Item 18m - Mental disroders of any sort

My Flight Surgeon

Sr. Aviation Medical Examiner
This is one of a series of posts about medical issues potentially affecting a pilot’s ability to obtain a medical certificate. In this series, we will look at common problems seen by the AME, review the requirements the FAA has to consider allowing one to fly and discuss what you need to do to expedite consideration by the FAA to allow you to fly. We plan to go through all of the medical history items in Section 18 on the front of Form 8500-8 over the next several months.



I would suggest that if you are unsure of how to answer these questions in Item 18, you discuss them with your AME before you complete the form. Some things may not be significant while others will require explanation.



Item 18.m. Mental disorders of any sort; depression, anxiety, etc.



This topic always generates a great deal of discussion, especially regarding the medications used to treat many of these conditions. I am going to provide the information that is used in the FAA’s decision making process. Discussion regarding whether or not one should be allowed to fly on medications in the psychotropic, anxiolytic, and antidepressant classes is best discussed in a separate thread.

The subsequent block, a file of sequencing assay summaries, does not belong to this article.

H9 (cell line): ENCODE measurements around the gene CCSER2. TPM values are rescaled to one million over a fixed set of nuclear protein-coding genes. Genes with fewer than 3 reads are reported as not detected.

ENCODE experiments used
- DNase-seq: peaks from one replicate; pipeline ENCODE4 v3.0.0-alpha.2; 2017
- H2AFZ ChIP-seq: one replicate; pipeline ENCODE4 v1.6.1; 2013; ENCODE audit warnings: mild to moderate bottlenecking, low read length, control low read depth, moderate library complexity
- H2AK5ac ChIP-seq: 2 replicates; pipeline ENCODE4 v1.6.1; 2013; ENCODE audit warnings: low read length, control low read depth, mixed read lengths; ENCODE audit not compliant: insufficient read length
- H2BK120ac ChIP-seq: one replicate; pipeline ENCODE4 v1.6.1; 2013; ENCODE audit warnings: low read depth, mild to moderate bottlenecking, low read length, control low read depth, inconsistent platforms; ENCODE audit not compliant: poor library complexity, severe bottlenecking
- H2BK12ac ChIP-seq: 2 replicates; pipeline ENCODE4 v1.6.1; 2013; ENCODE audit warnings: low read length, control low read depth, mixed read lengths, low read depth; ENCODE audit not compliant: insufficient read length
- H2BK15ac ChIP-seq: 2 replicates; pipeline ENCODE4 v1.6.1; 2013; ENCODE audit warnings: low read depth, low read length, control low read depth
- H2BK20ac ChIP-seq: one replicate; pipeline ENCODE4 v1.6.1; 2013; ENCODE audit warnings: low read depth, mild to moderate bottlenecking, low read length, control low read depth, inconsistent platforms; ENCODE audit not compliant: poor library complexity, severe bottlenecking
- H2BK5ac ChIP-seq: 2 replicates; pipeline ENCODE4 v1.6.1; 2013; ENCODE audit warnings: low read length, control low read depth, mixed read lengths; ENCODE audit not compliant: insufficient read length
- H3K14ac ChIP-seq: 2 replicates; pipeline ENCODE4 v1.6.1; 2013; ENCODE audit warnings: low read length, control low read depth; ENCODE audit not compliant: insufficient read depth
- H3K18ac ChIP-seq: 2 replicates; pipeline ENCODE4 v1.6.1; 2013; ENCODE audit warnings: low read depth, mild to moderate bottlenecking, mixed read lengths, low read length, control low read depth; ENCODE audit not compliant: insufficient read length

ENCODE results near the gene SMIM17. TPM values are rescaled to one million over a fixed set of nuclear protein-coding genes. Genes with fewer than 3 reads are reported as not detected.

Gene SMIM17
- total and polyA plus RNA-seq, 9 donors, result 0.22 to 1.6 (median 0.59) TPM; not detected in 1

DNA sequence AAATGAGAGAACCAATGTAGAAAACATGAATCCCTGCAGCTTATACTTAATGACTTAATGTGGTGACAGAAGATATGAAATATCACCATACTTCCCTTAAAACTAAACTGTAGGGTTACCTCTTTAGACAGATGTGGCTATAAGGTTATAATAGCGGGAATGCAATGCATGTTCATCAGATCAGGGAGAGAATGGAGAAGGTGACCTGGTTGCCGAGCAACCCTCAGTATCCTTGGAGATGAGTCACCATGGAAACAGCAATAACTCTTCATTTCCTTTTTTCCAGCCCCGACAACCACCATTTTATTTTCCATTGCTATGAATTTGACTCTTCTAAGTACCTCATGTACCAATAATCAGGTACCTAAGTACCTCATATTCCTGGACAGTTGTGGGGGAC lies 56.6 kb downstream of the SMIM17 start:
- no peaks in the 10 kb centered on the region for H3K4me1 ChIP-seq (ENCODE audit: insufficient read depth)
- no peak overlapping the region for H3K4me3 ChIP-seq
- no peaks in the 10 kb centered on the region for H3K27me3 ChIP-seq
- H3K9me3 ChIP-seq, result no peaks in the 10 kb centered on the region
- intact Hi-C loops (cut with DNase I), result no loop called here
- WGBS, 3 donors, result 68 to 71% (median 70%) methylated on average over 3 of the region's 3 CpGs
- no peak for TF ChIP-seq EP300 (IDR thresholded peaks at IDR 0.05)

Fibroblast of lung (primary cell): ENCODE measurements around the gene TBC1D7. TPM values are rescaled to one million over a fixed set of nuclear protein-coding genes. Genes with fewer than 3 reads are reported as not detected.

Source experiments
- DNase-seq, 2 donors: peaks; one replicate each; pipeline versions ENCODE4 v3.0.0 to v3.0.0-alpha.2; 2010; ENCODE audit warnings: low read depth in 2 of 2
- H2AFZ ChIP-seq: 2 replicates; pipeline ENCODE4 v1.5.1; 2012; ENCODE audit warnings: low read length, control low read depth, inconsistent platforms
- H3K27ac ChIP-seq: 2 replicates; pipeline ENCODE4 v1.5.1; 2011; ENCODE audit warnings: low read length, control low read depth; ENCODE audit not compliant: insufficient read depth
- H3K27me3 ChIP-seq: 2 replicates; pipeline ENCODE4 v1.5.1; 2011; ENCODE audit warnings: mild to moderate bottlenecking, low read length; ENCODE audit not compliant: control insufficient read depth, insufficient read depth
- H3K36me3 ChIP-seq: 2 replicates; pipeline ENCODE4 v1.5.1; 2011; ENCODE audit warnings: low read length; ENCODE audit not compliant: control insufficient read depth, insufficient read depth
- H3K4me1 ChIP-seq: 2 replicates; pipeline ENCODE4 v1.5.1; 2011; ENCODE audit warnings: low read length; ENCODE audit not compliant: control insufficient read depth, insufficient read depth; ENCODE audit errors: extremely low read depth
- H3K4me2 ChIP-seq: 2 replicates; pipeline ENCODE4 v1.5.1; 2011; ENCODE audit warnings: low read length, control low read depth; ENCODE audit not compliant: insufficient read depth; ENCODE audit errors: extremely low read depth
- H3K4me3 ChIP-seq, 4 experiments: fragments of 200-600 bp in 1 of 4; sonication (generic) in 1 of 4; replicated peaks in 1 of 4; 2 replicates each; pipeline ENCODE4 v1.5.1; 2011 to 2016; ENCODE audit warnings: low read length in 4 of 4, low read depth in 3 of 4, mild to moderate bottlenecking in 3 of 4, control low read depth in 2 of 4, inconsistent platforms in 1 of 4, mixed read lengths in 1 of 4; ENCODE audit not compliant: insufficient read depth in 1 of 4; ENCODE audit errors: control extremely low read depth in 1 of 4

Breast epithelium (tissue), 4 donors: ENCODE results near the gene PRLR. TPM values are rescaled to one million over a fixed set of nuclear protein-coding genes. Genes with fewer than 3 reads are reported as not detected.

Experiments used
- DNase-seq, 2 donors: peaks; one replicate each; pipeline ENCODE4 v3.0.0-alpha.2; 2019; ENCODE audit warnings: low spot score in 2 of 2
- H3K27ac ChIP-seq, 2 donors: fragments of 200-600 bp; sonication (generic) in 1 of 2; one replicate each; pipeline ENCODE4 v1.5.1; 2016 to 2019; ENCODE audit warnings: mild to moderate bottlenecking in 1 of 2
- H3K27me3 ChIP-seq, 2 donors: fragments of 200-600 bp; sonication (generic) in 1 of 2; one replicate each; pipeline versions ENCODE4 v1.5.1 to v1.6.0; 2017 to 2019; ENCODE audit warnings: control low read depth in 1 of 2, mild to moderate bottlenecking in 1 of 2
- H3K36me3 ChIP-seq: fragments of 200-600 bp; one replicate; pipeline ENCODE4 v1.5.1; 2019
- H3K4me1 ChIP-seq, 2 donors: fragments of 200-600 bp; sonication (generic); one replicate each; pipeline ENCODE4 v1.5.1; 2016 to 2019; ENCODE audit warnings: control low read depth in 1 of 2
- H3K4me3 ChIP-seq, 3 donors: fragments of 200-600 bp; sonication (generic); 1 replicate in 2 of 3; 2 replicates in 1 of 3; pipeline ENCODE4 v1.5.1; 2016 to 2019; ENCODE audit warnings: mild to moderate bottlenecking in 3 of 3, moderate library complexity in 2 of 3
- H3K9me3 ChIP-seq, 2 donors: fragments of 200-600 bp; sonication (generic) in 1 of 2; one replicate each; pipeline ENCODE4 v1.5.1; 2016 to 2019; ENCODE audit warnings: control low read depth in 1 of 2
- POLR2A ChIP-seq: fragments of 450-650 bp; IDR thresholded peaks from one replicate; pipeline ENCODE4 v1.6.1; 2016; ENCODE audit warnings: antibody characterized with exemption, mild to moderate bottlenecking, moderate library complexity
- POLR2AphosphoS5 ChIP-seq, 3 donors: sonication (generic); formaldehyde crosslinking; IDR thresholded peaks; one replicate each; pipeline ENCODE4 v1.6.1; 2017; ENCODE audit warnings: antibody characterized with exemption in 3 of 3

An applicant with an established history of a personality disorder that is severe enough to have repeatedly manifested itself by overt acts, a psychosis disorder, or a bipolar disorder must be denied or deferred by the Examiner. The use of a psychotropic drug is disqualifying for aeromedical certification purposes. This includes all sedatives, tranquilizers, antipsychotic drugs, antidepressant drugs (including SSRI's), analeptics, anxiolytics, and hallucinogens.



It must be pointed out that considerations for safety, which in the mental area are related to a compromise of judgment and emotional control or to diminished mental capacity with loss of behavioral control, are not the same as concerns for emotional health in everyday life. Some problems may have only a slight impact on an individual's overall capacities and the quality of life but may nevertheless have a great impact on safety. Conversely, many emotional problems that are of therapeutic and clinical concern have no impact on safety. The FAA has concluded that certain psychiatric conditions are such that their presence or a past history of their presence is sufficient to suggest a significant potential threat to safety. An applicant who has a current diagnosis or history of these conditions may request the FAA to grant an Authorization under the special issuance section of part 67 (14 CFR 67.401) and, based upon individual considerations, the FAA may grant such an issuance.